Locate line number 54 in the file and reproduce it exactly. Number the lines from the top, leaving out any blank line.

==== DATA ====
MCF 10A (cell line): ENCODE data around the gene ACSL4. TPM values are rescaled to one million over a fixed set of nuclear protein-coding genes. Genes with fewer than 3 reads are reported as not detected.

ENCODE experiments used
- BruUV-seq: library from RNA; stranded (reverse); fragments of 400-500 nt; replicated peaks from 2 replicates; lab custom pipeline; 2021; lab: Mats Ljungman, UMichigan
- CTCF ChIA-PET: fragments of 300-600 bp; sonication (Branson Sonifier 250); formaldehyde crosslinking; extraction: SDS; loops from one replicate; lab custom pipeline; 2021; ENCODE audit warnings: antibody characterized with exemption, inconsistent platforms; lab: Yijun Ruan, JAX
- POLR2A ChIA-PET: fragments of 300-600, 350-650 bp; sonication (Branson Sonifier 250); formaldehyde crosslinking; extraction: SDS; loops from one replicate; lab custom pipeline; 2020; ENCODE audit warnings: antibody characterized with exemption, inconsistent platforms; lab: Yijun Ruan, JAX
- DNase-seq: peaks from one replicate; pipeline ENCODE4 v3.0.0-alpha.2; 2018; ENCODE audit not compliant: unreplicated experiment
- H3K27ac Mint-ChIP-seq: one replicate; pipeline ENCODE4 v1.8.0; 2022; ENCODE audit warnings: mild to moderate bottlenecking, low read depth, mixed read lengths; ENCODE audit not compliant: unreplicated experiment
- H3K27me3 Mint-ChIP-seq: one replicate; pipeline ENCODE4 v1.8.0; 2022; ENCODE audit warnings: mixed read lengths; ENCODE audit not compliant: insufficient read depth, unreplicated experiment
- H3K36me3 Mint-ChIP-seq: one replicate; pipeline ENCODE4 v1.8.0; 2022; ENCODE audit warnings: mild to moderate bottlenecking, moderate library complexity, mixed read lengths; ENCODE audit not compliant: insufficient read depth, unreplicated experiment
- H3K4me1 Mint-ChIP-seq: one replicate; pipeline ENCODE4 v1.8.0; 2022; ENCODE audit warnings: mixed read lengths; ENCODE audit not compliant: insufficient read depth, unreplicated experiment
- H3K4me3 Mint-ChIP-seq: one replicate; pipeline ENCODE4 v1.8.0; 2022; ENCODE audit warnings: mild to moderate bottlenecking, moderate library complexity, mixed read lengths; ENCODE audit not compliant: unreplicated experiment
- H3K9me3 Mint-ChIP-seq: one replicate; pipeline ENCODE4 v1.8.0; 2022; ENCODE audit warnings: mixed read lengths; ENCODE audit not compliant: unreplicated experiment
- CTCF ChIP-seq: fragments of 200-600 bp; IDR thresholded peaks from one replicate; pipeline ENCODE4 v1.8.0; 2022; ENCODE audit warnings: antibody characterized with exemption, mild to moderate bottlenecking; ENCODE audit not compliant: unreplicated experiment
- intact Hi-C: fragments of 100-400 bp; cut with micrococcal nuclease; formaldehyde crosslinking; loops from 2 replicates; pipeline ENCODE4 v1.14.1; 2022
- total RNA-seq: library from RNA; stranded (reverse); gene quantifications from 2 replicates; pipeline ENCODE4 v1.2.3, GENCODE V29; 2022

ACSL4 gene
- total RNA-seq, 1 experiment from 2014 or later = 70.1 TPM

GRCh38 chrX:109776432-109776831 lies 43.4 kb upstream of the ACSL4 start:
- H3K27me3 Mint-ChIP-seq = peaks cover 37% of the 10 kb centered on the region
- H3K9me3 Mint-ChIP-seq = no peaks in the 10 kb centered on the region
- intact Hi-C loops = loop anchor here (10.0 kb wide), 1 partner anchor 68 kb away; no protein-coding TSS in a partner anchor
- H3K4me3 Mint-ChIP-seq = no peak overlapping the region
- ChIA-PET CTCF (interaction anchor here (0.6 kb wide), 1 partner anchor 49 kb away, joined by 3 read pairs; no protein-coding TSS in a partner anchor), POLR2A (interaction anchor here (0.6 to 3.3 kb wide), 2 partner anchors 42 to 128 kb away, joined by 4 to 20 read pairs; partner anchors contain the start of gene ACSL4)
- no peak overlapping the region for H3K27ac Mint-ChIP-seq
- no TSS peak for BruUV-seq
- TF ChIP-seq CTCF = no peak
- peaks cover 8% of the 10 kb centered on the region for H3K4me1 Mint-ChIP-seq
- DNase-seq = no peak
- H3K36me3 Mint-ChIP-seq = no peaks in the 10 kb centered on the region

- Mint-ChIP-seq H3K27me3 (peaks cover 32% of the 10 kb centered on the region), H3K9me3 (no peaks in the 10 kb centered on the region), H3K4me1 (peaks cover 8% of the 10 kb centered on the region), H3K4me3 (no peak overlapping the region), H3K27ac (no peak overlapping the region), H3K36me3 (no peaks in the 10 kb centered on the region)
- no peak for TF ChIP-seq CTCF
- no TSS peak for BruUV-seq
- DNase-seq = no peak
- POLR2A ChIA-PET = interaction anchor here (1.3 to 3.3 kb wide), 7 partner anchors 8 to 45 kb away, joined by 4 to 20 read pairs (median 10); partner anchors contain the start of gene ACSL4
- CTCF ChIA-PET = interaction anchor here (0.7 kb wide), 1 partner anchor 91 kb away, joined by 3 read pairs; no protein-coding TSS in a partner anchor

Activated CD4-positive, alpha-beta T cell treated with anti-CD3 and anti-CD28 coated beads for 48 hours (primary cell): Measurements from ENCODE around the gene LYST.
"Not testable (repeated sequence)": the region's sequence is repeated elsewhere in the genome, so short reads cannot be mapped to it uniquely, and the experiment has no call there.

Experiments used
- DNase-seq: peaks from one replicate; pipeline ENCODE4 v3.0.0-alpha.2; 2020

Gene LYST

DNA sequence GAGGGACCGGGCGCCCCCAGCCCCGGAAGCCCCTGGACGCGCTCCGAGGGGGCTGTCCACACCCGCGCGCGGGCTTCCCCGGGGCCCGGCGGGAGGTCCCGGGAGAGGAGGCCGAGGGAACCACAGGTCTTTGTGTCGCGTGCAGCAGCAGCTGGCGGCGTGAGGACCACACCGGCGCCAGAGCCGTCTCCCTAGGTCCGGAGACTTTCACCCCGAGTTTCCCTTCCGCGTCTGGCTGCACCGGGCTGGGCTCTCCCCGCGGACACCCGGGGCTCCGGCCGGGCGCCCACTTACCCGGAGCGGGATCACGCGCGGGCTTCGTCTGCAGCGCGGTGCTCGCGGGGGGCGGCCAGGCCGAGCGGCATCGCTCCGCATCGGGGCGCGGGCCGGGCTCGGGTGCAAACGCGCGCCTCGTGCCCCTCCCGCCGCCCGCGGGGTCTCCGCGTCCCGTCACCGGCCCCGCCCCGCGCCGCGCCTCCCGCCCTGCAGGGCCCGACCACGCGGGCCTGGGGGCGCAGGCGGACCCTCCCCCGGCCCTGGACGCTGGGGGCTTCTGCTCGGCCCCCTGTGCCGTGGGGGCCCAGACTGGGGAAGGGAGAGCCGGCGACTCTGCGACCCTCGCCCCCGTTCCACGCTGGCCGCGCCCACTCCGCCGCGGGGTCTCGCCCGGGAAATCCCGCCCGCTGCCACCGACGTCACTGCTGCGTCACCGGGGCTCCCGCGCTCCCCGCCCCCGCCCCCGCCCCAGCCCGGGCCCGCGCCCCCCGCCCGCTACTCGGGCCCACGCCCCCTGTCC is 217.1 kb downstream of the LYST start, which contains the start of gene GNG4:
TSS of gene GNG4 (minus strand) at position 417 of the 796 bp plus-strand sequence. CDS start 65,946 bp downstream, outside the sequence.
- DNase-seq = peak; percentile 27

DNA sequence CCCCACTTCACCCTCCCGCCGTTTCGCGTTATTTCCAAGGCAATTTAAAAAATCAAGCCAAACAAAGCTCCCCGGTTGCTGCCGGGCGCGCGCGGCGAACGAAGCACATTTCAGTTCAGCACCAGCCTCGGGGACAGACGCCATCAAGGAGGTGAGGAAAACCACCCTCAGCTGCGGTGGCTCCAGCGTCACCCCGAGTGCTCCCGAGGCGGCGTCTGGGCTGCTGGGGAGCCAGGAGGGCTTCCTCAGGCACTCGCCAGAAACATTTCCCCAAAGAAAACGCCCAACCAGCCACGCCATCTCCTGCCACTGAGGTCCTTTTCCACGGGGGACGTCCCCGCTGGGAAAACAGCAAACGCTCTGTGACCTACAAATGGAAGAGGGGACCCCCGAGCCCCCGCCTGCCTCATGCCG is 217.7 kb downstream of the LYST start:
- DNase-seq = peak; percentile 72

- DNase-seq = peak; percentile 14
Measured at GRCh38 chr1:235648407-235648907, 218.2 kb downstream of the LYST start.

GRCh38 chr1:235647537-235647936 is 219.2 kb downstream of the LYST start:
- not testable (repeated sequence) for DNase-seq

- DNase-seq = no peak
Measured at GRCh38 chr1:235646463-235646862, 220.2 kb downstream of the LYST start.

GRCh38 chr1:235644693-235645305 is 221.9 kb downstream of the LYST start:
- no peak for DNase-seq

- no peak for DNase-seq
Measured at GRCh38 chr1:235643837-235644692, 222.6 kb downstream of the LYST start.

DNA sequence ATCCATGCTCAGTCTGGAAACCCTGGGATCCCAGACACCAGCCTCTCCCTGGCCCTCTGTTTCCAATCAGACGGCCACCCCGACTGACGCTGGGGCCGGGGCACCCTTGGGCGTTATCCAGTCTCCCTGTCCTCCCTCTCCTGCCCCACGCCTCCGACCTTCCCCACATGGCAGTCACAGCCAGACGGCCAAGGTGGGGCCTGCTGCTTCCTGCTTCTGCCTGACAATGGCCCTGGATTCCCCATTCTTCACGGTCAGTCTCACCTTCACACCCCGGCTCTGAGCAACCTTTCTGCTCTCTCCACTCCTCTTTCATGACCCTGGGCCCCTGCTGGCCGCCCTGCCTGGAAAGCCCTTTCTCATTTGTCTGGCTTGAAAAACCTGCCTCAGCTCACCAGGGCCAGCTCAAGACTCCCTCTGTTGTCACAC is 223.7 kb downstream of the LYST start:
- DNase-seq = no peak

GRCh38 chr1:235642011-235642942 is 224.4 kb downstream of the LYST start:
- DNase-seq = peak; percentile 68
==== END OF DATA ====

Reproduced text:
- no peak for DNase-seq